Alerts: June 25 – July 1, 2014

THURSDAY 26

 

Climate Forum: Confronting Oil, Coal and Gas, Direct Action Movements at the Point of Extraction

The Eric Quezada Center for Culture and Politics, 518 Valencia, SF. tinyurl.com/oilcoalforum. 6:45pm, donation requested. The oil and natural gas extraction process known as hydraulic fracturing (“fracking”) has become one of the most pressing issues in the Bay Area and California. It is a major cause of water and air pollution and is highly resource-intensive. Nevertheless there is low awareness about its harmful effects, and state policies still allow its proliferation. This panel will discuss fracking and other hazardous resource extraction processes in the U.S. and educate participants in the first steps for taking action.

 

Plastic Paradise: Film and discussion

Ecology Center, 2530 San Pablo, Berk. (510) 548-2220, tinyurl.com/plasticfreejuly. 7-9pm, free. Plastic Paradise is a new documentary about the Great Pacific Garbage Patch. This event helps prepare for Plastic-Free July—an annual event originating in Australia—that aims to educate the public about how much plastic we use, and explains how we can eliminate as much as possible from our lives. The film screening will be followed with a discussion led by Beth Terry, author of Plastic-Free: How I Kicked the Plastic Habit and How You Can Too. Sponsored by Green Sangha, the City of Berkley, and My Plastic-Free Life.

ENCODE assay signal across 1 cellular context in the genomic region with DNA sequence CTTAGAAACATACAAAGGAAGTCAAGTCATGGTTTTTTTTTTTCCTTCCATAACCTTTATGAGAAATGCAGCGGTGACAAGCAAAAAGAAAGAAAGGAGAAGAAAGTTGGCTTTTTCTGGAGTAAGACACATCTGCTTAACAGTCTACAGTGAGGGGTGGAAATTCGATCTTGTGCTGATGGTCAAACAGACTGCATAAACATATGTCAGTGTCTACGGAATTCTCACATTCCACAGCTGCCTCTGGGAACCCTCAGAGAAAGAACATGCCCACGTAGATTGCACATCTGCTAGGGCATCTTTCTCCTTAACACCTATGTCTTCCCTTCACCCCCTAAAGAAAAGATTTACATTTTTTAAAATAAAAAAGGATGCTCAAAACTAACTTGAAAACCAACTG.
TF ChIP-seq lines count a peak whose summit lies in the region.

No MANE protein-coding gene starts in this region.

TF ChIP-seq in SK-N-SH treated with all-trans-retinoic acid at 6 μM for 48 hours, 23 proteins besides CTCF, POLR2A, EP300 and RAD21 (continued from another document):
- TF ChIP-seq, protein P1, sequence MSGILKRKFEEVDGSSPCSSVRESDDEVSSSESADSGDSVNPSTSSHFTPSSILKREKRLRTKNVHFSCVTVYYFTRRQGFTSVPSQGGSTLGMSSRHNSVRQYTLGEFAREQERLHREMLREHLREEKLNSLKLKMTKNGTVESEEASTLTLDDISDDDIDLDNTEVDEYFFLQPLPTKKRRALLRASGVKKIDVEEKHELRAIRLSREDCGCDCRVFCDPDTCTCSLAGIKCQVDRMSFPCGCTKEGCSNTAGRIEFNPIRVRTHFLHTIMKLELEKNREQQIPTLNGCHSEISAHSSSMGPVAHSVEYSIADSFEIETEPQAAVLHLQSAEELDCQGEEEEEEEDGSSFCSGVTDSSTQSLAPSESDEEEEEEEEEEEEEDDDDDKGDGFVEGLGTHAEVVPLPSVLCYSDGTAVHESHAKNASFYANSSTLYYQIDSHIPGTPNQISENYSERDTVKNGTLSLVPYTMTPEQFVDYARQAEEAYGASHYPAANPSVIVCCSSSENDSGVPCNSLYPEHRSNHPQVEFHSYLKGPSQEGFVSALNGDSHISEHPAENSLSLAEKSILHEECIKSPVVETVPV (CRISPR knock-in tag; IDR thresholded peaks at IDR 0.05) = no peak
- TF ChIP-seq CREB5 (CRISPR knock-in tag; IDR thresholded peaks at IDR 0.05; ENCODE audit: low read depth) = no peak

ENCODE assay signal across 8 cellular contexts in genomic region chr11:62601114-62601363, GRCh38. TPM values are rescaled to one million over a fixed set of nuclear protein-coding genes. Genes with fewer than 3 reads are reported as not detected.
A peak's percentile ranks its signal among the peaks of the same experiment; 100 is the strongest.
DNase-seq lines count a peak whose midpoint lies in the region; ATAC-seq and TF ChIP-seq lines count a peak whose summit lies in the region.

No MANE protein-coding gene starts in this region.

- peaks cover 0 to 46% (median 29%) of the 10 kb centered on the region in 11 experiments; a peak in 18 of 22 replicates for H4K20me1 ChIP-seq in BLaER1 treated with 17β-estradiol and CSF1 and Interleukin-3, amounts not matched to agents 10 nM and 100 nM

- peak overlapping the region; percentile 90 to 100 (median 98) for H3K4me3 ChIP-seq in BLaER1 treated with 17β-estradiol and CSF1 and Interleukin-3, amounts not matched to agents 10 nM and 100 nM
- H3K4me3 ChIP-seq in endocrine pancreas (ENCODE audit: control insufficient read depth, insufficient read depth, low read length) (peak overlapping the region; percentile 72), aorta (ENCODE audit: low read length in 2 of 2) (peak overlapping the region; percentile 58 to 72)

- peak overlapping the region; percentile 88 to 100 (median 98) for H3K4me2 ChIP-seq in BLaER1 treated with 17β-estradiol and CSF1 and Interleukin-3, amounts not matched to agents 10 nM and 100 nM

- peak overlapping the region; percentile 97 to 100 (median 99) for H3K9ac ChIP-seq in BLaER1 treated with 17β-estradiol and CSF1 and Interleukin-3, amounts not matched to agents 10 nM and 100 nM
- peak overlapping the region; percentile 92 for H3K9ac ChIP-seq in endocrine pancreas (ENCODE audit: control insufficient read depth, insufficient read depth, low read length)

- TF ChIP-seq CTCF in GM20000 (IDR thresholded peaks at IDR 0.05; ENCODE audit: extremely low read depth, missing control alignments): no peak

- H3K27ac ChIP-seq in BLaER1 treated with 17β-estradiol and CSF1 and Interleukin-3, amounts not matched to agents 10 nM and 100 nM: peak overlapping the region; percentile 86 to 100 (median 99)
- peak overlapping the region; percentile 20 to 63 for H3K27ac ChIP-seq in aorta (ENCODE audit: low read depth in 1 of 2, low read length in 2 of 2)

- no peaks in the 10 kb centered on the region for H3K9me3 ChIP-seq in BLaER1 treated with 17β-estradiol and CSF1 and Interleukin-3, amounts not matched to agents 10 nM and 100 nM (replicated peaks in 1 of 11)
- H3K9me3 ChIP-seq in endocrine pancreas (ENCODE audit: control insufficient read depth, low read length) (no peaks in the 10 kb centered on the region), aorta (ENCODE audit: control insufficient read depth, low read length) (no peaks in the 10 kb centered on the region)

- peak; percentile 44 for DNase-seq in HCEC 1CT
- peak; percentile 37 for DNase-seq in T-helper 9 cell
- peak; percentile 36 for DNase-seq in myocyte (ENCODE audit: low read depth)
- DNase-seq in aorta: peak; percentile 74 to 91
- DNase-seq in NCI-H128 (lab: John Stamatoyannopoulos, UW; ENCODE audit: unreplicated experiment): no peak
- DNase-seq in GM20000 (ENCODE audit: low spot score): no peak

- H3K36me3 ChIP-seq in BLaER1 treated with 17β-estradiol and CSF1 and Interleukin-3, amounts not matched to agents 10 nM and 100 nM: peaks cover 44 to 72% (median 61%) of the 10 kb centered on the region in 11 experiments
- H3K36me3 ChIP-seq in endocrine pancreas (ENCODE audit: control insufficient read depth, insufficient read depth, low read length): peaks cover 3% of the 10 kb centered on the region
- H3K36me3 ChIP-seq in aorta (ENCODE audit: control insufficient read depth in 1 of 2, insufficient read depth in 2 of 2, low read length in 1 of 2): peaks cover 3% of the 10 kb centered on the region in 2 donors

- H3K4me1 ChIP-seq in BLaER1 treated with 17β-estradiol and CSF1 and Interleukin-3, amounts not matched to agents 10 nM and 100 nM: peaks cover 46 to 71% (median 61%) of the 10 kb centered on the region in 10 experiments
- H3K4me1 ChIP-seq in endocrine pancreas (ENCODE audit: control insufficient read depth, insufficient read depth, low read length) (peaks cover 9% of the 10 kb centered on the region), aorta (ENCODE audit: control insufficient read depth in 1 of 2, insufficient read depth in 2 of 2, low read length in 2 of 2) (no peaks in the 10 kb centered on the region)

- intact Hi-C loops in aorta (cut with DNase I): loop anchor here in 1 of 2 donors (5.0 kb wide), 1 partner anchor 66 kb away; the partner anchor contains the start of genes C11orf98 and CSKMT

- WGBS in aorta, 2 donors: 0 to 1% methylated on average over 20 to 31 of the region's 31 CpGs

FRIDAY 27

 

Trans March youth and elder brunch

Dolores Park, 19th and Dolores, SF. tinyurl.com/transmarchbrunch. 12-3pm, free. Right before the Trans March, this brunch gives LGBTQ youth and elders the opportunity to learn from each other. There will be food, games, icebreakers, an art station, face painting and more. The sober event is designed for self-identified LGBTQ people, ages 24 and under. Hosted by LYRIC, OpenHouse and Trans March.

Sunday 29

 

Meeting: Syria — Eyewitness Report

Niebyl-Proctor Marxist Library, 6501 Telegraph Ave, Oakl. http://tinyurl.com/pjkvv5f 10:30-12:30pm, free. Rick Sterling, a founding member of the Syria Solidarity Movement, spent two weeks in Syria as part of a peace and reconciliation delegation, and he returns to discuss the conflict there and why it matters to progressives in the United States. For a firsthand account of the hostilities in the region—at no cost—be sure to stop by the Niebyl-Proctor library early to ensure you get a seat.